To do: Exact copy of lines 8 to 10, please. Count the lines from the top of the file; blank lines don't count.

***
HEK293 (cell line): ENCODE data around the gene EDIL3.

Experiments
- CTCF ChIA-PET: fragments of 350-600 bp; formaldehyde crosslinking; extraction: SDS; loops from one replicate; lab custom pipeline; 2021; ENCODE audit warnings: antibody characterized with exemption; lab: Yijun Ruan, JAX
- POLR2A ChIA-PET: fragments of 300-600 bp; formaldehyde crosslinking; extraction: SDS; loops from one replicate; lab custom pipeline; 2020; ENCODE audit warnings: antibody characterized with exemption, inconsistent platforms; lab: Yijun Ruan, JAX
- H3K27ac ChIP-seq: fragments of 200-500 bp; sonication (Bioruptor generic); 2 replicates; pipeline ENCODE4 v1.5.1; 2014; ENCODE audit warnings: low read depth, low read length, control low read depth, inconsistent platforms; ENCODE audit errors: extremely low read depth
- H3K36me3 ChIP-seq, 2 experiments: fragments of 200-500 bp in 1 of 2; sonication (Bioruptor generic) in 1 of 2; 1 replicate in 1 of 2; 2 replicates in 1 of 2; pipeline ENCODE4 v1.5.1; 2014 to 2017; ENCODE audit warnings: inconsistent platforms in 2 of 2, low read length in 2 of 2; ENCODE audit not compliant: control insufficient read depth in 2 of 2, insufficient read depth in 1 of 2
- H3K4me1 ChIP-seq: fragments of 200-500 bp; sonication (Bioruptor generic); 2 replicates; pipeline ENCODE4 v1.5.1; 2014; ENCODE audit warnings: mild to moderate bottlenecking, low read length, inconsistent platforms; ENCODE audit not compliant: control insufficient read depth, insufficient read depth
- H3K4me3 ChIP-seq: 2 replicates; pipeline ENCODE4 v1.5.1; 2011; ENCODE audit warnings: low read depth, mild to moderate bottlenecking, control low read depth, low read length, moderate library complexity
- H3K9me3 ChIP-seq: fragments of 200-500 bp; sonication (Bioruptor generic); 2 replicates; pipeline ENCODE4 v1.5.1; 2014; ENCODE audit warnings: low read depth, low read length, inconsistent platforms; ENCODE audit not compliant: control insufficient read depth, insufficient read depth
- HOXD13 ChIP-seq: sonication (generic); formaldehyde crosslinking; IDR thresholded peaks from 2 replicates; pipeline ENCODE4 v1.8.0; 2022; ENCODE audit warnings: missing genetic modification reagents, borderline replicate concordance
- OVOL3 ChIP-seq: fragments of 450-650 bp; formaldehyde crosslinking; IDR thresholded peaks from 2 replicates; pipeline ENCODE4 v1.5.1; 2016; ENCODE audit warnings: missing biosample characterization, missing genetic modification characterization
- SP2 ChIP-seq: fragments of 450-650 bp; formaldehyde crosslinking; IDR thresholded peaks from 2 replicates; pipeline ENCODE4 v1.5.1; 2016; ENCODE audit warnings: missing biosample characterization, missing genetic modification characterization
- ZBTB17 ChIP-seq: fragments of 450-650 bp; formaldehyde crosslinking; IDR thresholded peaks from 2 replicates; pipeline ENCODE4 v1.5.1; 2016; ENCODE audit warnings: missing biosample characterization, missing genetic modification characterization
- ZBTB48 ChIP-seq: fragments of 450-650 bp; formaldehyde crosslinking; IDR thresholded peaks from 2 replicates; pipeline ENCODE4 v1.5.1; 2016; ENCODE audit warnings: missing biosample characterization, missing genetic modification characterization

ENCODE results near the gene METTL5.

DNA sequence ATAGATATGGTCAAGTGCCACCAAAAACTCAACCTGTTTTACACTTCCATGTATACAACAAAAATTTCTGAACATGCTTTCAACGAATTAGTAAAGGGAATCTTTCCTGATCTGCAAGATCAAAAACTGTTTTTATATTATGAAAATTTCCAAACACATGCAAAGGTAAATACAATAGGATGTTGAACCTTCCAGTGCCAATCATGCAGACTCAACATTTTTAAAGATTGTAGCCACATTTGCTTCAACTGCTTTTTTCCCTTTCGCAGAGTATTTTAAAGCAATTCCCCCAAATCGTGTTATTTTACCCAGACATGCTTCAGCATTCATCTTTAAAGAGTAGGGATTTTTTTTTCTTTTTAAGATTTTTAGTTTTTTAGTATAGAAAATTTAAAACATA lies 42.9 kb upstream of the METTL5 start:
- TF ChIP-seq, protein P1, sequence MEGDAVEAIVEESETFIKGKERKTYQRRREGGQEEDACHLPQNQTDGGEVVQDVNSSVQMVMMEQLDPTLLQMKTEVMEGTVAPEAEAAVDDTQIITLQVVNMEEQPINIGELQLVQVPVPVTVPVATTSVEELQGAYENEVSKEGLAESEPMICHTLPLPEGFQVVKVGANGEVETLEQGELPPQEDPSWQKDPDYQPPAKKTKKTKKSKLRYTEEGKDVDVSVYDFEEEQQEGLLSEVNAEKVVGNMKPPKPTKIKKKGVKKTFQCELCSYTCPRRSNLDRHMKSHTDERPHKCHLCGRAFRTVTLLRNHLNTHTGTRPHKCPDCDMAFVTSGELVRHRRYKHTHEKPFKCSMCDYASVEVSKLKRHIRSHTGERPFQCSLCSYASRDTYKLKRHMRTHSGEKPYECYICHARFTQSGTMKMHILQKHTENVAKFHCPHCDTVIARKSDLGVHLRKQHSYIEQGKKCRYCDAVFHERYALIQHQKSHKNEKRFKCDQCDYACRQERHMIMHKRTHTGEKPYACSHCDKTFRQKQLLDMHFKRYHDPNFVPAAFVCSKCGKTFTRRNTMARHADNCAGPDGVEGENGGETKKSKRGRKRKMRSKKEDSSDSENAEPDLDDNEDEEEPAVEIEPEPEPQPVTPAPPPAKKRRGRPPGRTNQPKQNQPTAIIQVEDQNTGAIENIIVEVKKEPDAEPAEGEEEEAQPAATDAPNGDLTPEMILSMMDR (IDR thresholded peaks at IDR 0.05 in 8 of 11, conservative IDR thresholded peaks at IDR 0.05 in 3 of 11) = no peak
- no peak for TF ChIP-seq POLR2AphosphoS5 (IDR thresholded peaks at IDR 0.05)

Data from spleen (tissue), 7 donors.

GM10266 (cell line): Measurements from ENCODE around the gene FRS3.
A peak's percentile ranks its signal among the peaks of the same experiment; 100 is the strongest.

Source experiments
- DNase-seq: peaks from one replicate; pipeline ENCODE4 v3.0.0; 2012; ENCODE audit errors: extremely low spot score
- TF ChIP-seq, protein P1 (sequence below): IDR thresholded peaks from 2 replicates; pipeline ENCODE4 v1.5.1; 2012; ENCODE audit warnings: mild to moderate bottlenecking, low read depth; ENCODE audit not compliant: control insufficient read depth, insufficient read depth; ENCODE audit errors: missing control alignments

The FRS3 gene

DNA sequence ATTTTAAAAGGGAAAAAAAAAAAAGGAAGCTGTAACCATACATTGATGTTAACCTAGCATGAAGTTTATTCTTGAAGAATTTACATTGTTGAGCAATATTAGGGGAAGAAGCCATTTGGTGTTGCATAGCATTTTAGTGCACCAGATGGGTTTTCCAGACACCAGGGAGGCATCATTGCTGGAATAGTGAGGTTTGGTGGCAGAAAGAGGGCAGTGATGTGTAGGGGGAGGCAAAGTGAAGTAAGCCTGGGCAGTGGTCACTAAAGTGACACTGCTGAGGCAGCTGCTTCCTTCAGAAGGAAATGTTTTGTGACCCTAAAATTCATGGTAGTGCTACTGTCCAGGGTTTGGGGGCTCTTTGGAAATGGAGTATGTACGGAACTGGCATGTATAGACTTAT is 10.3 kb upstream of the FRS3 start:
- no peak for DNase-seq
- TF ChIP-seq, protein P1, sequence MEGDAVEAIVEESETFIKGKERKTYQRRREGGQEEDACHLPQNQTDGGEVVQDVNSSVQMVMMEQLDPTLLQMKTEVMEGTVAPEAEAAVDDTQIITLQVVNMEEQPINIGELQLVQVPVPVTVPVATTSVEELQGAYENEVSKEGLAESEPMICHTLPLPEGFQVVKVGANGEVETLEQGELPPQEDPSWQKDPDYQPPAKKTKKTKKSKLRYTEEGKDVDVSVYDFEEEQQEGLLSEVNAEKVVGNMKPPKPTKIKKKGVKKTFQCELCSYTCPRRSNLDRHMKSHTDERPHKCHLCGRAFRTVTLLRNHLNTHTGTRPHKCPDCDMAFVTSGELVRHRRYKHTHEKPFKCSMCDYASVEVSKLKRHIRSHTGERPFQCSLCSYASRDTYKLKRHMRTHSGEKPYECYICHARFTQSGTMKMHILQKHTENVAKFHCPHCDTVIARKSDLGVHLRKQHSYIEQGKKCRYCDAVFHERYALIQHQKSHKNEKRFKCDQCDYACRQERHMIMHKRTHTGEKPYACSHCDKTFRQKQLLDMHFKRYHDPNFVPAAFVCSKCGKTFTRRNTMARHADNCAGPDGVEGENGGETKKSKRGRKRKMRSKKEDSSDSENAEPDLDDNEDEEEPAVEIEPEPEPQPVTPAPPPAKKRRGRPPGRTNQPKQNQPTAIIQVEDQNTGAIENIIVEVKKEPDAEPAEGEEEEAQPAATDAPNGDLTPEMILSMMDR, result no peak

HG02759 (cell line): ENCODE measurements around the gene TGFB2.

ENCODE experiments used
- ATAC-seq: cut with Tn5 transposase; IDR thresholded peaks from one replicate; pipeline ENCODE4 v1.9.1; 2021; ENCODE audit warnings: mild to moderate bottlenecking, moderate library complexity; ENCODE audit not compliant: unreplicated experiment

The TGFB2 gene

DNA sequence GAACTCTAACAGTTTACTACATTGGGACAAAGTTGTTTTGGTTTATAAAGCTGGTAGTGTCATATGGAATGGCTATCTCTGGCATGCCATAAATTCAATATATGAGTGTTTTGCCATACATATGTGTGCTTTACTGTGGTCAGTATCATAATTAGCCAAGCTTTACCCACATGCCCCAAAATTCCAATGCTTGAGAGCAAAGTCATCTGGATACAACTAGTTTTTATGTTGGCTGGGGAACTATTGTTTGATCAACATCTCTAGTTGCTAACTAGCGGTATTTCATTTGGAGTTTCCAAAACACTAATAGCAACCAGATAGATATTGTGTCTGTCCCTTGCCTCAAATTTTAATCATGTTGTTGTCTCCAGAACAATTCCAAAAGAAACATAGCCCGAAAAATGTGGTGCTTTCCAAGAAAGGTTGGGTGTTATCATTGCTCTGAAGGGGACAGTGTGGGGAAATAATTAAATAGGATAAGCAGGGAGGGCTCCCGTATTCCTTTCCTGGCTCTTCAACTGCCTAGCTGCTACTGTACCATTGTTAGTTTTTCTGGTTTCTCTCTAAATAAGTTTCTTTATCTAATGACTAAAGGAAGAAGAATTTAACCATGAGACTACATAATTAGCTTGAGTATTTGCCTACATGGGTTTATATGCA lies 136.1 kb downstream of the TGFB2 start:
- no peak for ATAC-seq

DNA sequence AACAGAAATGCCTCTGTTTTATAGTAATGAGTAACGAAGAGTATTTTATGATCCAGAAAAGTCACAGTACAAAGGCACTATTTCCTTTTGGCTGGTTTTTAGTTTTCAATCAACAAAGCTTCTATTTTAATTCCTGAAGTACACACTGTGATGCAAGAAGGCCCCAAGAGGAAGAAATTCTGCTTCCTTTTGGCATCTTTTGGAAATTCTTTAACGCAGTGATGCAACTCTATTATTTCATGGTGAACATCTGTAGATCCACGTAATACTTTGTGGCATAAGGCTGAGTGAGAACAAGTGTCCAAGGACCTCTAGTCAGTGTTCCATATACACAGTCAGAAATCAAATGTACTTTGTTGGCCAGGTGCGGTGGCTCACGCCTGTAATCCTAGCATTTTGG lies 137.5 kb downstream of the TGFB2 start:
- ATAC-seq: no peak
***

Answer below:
- H3K4me3 ChIP-seq: 2 replicates; pipeline ENCODE4 v1.5.1; 2011; ENCODE audit warnings: low read depth, mild to moderate bottlenecking, control low read depth, low read length, moderate library complexity
- H3K9me3 ChIP-seq: fragments of 200-500 bp; sonication (Bioruptor generic); 2 replicates; pipeline ENCODE4 v1.5.1; 2014; ENCODE audit warnings: low read depth, low read length, inconsistent platforms; ENCODE audit not compliant: control insufficient read depth, insufficient read depth
- HOXD13 ChIP-seq: sonication (generic); formaldehyde crosslinking; IDR thresholded peaks from 2 replicates; pipeline ENCODE4 v1.8.0; 2022; ENCODE audit warnings: missing genetic modification reagents, borderline replicate concordance